Thursday, July 16, 2009

Peace and Dignity

Over a year ago, Jerome Sidney Barrett was indicted for the murder of Marcia Trimble. Just last Saturday, a jury of his peers convicted him of the crime of second degree murder in two counts. He'll likely spend the rest of his life in prison. Oh there'll be appeals, there'll probably be petitions for post-conviction relief. The lawyers will wrangle about the issues and posture to the judges, as with every case. I listened to most of the trial, and relived a great portion of the winter of my 12th year. Much came undone. Anguish surfaced. Fear stirred. After the verdict was rendered, Marcia's mother spoke to the media. Standing in the wake of three decades of swirling horror and grief, she literally sighed relief. Much of the time, a sigh of relief is bland poetry. For Virginia Trimble Ritter, last Saturday, it was reality. A well-meaning reporter asked her if, now, at the conclusion of the trial, she might have closure. Her response was gracious. She said something like this:

I think I'll have to see what Mr. Webster says about closure, I don't think I know what that word means. But I can say this. Today, I'm on the other side of pain.

Waiting thirty-four years for a killer to be found and brought to justice will leave a woman wanting. It'll slice you up and spit you out. Mrs. Trimble-Ritter has lived to tell. She has endured the dark nights, the fierce days, and attacks of hopelessness. At the end of this leg of the journey, Marcia's death still looms, and I'm sure it does in a new way for Mrs. Trimble-Ritter.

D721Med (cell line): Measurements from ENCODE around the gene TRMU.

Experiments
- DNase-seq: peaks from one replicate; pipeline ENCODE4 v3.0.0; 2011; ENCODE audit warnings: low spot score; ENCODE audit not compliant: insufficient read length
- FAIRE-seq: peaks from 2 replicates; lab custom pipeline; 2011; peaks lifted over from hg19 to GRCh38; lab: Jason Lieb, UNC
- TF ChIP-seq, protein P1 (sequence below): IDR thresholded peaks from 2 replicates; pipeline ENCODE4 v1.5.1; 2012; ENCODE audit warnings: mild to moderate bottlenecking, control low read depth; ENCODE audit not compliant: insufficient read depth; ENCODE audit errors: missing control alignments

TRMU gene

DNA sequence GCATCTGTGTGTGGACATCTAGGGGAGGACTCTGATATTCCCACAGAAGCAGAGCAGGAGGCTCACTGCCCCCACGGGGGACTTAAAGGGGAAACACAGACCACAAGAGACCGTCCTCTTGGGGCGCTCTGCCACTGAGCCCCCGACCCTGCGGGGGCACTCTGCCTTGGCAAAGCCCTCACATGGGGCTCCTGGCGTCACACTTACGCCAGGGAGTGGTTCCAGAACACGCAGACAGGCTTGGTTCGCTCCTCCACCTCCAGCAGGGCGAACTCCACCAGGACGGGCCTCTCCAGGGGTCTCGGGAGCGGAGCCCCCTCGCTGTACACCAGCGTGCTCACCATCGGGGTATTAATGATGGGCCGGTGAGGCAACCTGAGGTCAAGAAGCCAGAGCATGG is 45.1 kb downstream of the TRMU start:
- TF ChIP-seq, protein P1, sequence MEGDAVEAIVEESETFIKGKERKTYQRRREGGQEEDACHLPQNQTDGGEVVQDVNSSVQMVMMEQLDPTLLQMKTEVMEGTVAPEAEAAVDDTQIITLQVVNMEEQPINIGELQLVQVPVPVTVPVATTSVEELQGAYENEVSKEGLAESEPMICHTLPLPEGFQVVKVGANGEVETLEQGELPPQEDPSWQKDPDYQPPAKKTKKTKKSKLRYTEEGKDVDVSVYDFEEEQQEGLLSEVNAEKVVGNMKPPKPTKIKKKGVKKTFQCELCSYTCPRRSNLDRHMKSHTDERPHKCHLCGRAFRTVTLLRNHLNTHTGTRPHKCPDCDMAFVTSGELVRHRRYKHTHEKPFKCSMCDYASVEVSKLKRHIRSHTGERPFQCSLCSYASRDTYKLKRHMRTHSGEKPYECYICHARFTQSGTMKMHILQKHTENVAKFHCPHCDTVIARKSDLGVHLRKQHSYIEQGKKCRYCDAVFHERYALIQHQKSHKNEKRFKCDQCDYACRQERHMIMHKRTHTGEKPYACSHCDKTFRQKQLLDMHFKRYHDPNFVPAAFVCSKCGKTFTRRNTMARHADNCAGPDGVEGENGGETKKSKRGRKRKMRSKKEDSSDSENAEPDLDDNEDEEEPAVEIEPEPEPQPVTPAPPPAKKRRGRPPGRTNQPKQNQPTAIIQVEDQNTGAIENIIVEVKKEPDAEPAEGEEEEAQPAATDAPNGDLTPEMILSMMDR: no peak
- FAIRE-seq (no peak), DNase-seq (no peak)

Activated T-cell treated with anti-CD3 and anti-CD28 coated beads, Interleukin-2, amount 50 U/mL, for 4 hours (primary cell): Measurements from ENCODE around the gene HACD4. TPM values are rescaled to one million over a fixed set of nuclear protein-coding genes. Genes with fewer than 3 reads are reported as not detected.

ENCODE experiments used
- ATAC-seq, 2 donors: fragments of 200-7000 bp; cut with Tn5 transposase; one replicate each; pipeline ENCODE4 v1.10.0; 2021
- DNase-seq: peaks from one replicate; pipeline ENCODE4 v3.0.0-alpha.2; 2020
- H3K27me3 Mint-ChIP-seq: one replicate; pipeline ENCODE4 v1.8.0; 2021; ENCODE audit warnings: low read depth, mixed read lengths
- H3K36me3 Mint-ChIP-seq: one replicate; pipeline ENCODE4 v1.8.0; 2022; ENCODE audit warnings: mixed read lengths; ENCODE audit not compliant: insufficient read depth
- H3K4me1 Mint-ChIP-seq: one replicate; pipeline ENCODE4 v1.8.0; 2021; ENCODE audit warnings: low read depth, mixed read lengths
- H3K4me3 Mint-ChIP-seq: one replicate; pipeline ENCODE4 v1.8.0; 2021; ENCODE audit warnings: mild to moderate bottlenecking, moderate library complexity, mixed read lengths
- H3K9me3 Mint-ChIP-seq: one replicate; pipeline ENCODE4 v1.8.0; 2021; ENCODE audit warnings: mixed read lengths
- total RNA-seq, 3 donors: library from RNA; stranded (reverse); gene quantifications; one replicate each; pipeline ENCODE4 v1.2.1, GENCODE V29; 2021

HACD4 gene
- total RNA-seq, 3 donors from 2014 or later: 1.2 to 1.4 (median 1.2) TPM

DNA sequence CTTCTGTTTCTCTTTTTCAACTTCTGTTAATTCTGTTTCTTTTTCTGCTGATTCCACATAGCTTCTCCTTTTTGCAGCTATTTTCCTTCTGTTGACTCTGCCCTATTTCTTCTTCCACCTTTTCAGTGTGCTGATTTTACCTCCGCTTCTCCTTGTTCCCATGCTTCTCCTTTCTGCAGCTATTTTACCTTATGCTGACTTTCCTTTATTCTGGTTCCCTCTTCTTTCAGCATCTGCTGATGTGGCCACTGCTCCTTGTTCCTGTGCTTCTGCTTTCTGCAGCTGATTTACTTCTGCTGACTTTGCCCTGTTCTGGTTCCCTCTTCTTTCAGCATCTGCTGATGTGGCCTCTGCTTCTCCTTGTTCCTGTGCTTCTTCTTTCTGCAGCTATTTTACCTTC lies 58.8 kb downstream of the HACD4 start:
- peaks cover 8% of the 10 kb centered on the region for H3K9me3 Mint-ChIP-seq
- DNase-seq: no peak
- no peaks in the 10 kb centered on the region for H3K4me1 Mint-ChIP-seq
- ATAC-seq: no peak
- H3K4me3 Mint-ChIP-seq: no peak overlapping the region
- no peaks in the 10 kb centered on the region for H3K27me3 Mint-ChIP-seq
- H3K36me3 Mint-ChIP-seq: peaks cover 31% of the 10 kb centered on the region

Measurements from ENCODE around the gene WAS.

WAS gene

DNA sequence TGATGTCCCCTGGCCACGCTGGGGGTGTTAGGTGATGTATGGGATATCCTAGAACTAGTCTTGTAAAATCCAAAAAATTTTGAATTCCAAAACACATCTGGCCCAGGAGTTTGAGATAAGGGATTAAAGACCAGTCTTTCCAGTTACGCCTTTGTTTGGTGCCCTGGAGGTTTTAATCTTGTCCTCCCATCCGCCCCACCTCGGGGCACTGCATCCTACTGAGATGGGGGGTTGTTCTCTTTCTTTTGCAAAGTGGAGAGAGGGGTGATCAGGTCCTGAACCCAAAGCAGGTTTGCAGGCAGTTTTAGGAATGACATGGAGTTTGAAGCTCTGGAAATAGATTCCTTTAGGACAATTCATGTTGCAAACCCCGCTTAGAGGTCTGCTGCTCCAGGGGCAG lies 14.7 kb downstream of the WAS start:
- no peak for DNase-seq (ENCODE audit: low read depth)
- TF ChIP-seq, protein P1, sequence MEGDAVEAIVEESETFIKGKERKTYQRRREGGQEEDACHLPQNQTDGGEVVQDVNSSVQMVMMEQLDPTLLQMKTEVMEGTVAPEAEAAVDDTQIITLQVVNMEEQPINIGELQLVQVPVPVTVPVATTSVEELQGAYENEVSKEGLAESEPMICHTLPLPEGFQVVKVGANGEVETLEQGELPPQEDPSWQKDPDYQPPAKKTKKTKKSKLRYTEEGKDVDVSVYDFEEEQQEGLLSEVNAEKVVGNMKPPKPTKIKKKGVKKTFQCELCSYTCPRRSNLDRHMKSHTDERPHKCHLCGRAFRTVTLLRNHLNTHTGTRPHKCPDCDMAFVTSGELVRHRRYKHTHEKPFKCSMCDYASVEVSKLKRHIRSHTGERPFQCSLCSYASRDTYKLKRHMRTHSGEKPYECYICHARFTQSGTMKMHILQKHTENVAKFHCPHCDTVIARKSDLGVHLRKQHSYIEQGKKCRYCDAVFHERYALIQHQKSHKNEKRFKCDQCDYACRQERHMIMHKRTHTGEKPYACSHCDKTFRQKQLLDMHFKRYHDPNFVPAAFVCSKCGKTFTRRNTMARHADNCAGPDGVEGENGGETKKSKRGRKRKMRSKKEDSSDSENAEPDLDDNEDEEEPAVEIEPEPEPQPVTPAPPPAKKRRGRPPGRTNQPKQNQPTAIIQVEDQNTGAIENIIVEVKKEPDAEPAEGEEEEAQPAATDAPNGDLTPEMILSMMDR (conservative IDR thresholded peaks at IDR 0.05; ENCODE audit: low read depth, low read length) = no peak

One of the details I appreciate about indictments in Tennessee, is the verbiage that follows each allegation. At the conclusion of every count of every indictment, prior to the District Attorney General's signature is the phrase that prompted my writing today:

in violation of T.C.A. 39-13-.....and against the peace and dignity of the State of Tennessee.

At every trial the indictment is read into the record, and those words jangle in the mind of a jury; against the peace and dignity. In the Barrett trial, I was fortunate to hear colleague Katrin Miller read the indictment. I focused on those words through-out the trial and at the end felt a curious peace, not so much afforded by the State, or to the State, but rather that peace that passes understanding, the contentment that comes from a long journey's endurance.

May Virginia Trimble-Ritter have attained some peace & dignity. She has shared hers well. Even in the revisiting of great sadness, I pray she be sustained. One day, all of what was lost will be restored to her, to Marcia, to us.

Sola Deo Gloria.

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